Denali Scout: Power, Handling, Fun

An extra 30 HP has turned a very good backcountry airplane into a great one. The Denali provides a good combination of STOL capability and decent speed.

Let’s begin with the conclusion: American Champion’s decision to add 30 HP to the long-serving, 180-HP Scout, to make what it calls the Denali Scout—created the stud brute of the two-place, backcountry airplane set. It keeps the honest handling and excellent ground manners of the Scout while notching up the climb rate from very good to nearly breathtaking. There are some shortcomings that we’ll outline—they are all carryovers from the original Scout and not safety of flight matters.

Systems, loading
Adding power to an established airframe to get better performance seems like a no-brainer when it comes to improving the breed, but power is destabilizing—the airframe and control system may need significant changes. Second, there really ain’t a free lunch—more power means more weight in the engine room, accommodating a different, probably bigger, prop and figuring out how to store and supply fuel for a hungrier engine. Oh, yeah, there is going to be a whole new vibration harmonic for the airframe to compensate for (cracked structure is no joke), and the empennage is going to have to absorb higher intensity power pulses with each passage of a prop blade.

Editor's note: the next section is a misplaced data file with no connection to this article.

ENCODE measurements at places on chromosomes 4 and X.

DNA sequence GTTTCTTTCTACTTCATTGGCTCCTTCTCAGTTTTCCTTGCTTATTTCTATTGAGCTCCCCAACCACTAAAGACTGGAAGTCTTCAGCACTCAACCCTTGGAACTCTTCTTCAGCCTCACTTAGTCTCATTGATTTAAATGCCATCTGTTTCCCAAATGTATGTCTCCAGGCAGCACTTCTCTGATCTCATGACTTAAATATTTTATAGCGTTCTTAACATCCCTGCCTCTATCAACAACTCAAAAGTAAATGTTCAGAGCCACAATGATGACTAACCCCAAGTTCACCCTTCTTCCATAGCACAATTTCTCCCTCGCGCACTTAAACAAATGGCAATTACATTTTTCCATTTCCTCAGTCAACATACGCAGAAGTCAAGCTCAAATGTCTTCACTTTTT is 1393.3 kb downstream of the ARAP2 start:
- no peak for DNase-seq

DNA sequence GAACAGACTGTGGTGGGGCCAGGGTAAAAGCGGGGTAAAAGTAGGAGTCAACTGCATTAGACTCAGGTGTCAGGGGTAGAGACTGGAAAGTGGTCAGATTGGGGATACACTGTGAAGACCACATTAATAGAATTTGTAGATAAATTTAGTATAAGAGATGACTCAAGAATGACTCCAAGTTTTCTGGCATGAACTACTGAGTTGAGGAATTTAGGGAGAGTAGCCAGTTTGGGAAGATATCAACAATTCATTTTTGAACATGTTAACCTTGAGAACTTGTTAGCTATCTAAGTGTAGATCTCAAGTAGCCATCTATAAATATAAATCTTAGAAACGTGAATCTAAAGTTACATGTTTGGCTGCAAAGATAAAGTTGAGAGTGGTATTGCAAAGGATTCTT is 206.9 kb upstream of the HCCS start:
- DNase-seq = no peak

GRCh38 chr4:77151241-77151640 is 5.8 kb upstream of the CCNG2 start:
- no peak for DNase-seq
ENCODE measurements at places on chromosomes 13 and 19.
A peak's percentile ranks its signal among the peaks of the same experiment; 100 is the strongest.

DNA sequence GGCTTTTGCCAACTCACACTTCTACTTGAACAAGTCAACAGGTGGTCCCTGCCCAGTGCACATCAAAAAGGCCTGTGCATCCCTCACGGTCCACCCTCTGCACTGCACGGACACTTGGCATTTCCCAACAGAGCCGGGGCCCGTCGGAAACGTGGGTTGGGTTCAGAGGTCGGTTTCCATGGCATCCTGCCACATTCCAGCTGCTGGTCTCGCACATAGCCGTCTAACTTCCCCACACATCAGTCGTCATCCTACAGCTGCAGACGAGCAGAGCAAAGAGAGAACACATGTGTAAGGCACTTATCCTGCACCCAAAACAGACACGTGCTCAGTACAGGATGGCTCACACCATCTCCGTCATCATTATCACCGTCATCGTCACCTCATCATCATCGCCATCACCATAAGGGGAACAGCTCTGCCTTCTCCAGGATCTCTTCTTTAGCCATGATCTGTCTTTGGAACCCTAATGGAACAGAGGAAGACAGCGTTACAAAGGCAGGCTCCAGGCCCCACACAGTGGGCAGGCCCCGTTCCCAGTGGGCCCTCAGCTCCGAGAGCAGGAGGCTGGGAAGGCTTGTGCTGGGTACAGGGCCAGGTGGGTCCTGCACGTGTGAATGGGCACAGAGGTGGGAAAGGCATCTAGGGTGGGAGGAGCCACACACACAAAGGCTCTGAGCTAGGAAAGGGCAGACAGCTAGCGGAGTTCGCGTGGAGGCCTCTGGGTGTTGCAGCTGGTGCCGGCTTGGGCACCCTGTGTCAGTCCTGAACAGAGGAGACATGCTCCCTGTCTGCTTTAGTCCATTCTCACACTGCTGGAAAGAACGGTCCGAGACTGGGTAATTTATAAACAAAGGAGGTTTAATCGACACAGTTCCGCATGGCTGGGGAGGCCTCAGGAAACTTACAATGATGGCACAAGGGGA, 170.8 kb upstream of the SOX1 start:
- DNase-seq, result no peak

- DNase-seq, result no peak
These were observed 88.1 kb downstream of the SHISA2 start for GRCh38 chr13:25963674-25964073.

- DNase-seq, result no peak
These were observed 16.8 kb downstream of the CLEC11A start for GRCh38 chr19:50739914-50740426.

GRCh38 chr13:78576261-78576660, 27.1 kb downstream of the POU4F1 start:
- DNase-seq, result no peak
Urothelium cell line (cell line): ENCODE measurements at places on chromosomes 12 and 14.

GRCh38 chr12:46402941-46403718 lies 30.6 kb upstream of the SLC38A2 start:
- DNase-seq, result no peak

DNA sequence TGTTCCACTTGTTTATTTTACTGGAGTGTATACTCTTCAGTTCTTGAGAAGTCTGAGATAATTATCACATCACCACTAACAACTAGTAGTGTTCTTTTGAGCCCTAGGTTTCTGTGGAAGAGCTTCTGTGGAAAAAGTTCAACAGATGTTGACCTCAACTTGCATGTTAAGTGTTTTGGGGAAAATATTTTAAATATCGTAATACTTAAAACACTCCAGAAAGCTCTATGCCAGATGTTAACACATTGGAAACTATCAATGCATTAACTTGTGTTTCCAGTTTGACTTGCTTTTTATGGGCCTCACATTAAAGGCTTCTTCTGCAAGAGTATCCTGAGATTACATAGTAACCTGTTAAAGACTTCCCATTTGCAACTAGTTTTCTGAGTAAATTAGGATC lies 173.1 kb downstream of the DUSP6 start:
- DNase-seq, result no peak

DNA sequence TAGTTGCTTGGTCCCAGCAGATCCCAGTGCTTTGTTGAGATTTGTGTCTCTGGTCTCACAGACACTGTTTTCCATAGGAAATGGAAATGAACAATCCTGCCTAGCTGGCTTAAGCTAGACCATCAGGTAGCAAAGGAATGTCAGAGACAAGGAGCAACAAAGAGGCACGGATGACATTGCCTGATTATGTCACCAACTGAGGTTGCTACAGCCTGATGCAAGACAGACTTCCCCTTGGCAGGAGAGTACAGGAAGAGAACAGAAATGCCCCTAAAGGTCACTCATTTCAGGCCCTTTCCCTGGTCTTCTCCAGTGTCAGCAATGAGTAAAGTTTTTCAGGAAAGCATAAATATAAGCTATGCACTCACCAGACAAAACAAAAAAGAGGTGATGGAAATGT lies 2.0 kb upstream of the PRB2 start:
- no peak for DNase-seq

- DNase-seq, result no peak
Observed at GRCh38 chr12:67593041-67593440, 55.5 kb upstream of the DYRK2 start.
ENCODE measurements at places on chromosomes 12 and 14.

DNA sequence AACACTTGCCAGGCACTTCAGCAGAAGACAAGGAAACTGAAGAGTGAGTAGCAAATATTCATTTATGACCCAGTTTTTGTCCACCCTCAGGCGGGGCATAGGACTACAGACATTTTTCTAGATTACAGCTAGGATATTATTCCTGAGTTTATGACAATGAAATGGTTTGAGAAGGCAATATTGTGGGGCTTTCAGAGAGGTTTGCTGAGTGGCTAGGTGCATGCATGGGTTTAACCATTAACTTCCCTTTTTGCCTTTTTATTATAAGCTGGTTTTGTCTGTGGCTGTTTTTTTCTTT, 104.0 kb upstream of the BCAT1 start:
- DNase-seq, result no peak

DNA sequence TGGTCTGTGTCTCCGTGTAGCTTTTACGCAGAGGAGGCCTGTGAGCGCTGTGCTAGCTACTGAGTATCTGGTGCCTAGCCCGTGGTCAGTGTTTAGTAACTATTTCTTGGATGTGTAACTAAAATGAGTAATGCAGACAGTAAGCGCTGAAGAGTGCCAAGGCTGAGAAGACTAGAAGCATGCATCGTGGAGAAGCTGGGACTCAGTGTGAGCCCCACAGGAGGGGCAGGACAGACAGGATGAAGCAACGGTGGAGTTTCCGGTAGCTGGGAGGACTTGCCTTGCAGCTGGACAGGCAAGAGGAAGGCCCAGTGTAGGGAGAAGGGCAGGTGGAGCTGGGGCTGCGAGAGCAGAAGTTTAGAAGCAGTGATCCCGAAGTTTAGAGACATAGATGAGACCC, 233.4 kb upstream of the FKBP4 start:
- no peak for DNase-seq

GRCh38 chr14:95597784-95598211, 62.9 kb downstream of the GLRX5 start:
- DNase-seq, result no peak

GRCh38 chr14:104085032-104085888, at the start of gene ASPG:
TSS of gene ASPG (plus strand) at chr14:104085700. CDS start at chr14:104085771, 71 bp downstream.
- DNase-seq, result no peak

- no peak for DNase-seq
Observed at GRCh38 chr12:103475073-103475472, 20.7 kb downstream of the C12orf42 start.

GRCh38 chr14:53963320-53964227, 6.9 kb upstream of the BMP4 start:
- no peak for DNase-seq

After flying the Lycoming IO-360-A1B6-equipped Denali with the new four-into-one exhaust system, new metal cowling and new, larger horizontal tail with an airfoil, rather than flat, cross section, it seems to me American Champion engineers did a nice job of incorporating the power into the airframe.

The fuel system remains the same as the 180-HP Scout. It is a dirt-simple, off-on arrangement (accident data has long shown off/on systems to be the safest) with 35 gallons of usable fuel in two wing tanks. Thirty-five gallons isn’t much—so there is an optional system that adds another 35 gallons of usable fuel by plumbing in a second tank just outboard of the standard tank in each wing (apparently almost all buyers order the extra tankage).

The inboard and outboard tanks are connected by three fuel lines—smaller ones down low, fore and aft, and a three-inch line near the middle of the tank. The four tanks are also connected at the top of each by a line that goes to a single fuel vent below the right wing. The fuel caps are not vented. From a belt and suspenders perspective, I’d like to see a secondary vent.

The fuel fillers are located in the outboard tanks of the optional system—so as the tanks are filled, the fuel flows from the outboard into the inboard tanks due to wing dihedral. Because fuel can be added faster than it can flow into the inboard tank, to completely fill the tanks, it may be necessary to wait a few minutes after a tank first appears to be full, and then add more to top it off. Seventy gallons gives excellent endurance, but filling the tanks in the Denali Scout I flew meant the airplane was single-place—only 288 pounds could be carried in the cabin. The Denali Scout has what I consider to be a very good useful load—708 pounds in the one I examined. With two 200-pounders in the seats, 51 gallons of fuel could be carried, plenty for most flights.